Maltby, Wings help Salvation Army
Now picture the same scene, and imagine that you see a little girl on a bicycle. She doesn’t have a winter coat. No warm mittens or hat. And she's hungry. The only thing shielding her from the chilled air is a tattered pair of pants and a long-sleeve flannel shirt. She pedals up to a Salvation Army Bed and Bread truck parked on a desolate street corner in the city.
She lowers the bike to the ground where it rests on the snow-covered curb. She walks up to the truck and asks for a hot meal for herself and two more for her parents, who are waiting at home for her return.
Think this can’t happen to you?
Recently published reports suggest that nearly half of Detroit’s eligible workers maybe jobless and in-need of some sort of assistance from agencies like the Salvation Army, which provides 5,000 meals a day to children, adults and senior citizens.
Michelle St. Pierre, public relations director for the Salvation Army said that “desolate street corner” can just as easily be in any neighborhood in southeastern Michigan.
“Times are really tough and we’re seeing people that used to donate to the Salvation Army that are now in line, coming to get some food,” St. Pierre said. “We’re seeing welders, we’re seeing people that are teachers that were laid-off, and they’re coming up with their children. Many people are coming up and saying, ‘I haven’t worked in a year; I just need a meal.’ ”
Still think it can’t happen to you?
“It really breaks your heart the most when you see the children in line,” St. Pierre said, “because they’re coming up and getting a hot meal and taking something back for their mom or for their dad. It’s really been a tough year.”
The Red Wings have always been big supporters of the Bed and Bread program with Kirk Maltby, coach Mike Babcock and general manager Ken Holland being the most notable repeat volunteers, who have handed out meals in the community.
On Wednesday, Maltby and Wings goalie coach Jim Bedard volunteered on a truck on the city’s west side, passing out hot meals and drinks. They also distributed new hats, gloves and socks to those who needed them.
“It feels nice to go out into the community and help people,” Maltby said. “Any little bit that you can help with – it’s not gratifying – but you kind of feel like as a person that it’s your duty to help people out. … It makes you appreciate what you have and it makes you realize what needs to be done. That’s why I’m so happy and glad to help out each year.”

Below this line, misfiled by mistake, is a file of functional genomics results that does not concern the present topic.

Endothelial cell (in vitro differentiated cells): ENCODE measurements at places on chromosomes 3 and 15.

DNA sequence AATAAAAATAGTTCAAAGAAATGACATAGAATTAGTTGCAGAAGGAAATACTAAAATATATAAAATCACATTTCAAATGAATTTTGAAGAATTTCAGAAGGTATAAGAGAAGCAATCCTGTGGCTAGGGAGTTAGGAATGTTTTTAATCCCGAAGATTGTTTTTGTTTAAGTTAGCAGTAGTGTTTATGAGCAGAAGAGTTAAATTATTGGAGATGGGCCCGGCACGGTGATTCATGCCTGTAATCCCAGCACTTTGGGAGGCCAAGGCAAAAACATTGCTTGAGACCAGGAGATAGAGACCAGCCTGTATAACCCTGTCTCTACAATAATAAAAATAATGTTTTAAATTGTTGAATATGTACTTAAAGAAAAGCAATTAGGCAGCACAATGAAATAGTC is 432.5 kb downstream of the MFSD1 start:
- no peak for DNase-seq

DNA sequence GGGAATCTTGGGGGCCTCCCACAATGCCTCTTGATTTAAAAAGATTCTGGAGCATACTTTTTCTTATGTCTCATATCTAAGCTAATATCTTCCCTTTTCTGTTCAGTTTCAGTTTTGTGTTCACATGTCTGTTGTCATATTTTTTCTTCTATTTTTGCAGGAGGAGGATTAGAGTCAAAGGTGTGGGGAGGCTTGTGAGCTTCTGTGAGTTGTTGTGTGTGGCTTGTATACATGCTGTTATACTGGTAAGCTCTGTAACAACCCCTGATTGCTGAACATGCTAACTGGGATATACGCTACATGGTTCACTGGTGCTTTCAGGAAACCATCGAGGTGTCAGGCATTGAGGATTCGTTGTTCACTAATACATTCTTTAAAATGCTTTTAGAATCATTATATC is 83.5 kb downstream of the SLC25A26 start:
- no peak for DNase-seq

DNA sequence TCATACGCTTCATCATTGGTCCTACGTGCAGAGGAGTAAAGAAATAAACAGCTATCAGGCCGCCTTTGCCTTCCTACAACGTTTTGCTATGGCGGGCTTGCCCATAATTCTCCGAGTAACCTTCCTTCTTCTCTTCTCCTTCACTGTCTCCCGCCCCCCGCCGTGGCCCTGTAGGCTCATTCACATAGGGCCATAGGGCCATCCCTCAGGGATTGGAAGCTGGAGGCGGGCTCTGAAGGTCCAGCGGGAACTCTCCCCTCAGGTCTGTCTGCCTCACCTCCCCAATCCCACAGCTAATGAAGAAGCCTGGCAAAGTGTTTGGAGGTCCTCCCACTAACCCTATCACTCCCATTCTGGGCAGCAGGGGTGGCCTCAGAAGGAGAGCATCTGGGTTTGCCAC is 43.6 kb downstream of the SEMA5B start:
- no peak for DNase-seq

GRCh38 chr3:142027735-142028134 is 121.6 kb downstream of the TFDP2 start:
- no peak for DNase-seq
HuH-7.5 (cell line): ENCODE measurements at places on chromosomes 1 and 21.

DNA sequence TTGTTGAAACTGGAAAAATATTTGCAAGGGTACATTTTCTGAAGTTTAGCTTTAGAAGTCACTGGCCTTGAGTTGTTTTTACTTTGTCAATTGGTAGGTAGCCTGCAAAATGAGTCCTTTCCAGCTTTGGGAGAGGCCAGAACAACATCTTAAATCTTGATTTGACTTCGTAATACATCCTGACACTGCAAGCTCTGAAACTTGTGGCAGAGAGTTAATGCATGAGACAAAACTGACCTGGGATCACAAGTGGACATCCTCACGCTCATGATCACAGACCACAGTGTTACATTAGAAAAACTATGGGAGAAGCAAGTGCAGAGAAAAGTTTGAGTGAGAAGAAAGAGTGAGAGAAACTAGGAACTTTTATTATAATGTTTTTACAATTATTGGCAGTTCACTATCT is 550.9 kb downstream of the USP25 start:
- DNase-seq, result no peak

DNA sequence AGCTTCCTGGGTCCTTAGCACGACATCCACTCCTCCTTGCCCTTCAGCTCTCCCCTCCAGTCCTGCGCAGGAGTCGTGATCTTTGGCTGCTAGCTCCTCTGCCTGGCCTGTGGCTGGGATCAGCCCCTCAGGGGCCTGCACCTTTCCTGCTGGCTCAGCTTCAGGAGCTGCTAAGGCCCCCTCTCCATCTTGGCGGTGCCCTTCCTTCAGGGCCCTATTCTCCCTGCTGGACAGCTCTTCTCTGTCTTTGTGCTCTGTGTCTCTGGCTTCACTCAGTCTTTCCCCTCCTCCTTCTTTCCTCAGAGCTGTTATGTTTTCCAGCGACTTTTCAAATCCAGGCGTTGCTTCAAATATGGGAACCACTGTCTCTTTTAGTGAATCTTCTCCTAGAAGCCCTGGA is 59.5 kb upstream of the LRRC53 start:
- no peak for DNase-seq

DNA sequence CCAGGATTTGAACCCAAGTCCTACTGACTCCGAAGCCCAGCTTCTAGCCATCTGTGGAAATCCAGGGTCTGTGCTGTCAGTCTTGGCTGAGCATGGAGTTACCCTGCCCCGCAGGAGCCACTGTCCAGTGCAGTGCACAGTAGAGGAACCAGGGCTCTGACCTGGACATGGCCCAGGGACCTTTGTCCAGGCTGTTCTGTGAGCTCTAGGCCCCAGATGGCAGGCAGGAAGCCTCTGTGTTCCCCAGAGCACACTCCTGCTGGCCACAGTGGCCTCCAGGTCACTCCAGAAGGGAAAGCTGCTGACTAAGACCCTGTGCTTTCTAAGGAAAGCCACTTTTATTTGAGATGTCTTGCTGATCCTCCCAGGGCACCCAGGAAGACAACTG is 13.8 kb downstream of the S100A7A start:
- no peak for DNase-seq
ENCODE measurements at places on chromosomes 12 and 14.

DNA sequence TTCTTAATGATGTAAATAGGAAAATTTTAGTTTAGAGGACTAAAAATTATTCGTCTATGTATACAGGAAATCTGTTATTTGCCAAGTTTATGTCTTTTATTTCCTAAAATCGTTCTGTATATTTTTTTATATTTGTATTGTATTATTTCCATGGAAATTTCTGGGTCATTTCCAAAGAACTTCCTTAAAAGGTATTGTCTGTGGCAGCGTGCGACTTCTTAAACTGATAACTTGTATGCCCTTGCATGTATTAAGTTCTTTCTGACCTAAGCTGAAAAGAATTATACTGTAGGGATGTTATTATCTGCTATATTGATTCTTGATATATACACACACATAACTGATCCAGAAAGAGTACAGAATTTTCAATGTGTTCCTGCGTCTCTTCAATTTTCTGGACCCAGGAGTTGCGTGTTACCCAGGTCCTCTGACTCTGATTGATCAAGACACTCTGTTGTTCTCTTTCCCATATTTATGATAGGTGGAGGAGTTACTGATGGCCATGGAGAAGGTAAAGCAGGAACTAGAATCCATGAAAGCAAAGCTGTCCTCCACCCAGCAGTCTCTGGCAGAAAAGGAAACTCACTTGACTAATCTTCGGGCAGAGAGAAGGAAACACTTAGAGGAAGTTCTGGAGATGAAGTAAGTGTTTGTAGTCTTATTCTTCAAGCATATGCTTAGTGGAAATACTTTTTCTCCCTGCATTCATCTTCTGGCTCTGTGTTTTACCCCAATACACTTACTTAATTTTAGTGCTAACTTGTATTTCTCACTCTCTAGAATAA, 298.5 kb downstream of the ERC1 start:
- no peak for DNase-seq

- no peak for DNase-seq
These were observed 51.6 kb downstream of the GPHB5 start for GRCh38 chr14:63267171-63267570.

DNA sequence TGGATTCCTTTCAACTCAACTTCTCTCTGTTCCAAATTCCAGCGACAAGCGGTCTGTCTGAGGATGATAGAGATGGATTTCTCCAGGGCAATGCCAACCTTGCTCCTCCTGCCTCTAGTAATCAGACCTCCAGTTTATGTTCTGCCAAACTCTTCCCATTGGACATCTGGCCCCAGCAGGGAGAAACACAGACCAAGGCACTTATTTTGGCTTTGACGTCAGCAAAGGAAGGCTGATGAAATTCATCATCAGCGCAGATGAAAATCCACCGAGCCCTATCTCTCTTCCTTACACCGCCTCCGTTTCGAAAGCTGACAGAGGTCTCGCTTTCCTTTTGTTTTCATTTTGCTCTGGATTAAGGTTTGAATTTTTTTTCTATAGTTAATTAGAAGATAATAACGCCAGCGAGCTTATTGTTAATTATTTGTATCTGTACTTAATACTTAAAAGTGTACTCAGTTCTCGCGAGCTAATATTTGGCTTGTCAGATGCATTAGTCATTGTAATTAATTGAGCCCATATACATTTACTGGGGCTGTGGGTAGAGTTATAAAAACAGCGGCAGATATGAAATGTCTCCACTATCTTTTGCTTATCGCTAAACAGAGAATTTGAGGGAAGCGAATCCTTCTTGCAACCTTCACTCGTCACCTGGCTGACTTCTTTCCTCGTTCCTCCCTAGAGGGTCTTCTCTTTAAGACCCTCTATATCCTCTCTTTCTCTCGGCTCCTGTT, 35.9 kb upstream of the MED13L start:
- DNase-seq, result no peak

The Wings have also contributed to the 23rd annual Dick Purtan Radiothon, which benefits the Bed and Bread program. The radiothon will be held on Friday, Feb. 26 from 6 a.m. to 10 p.m. at the Oakland Mall in Madison Heights, Mich.
“To have Kirk Maltby work on the Bed and Bread truck over the last few years, he realizes that the best way to give tribute to Dick is to encourage people to act, to actually give a gift to the Bed and Bread Club,” St. Pierre said. “No gift, no card is going to help more than that. To have the Red Wings participating in such a big way … we’re just so grateful.”
While the poor economy has affected many, it has really devastated service agencies like the Salvation Army that has seen a 60 percent increase in those asking for assistance. Every dollar donated helps – a donation of just $10 can feed a single person for a year – which is why Dick Purtan’s Radiothon is so important.
“When you do give, you’re not just helping someone on the street, you maybe helping your neighbor,” St. Pierre said. “We’re seeing a lot of people that we wouldn’t normally see from the suburbs that are out of work and never thought that they would be in this position. They just need a step-up, not just a hand-out, a step-up with maybe some guidance and some help. And we’re here to do that.”
Donations can also be made by phone: 248-307-1043
Or donate by mail : Check / Money order
The Salvation Army
16130 Northland Drive
Southfield, Michigan 48075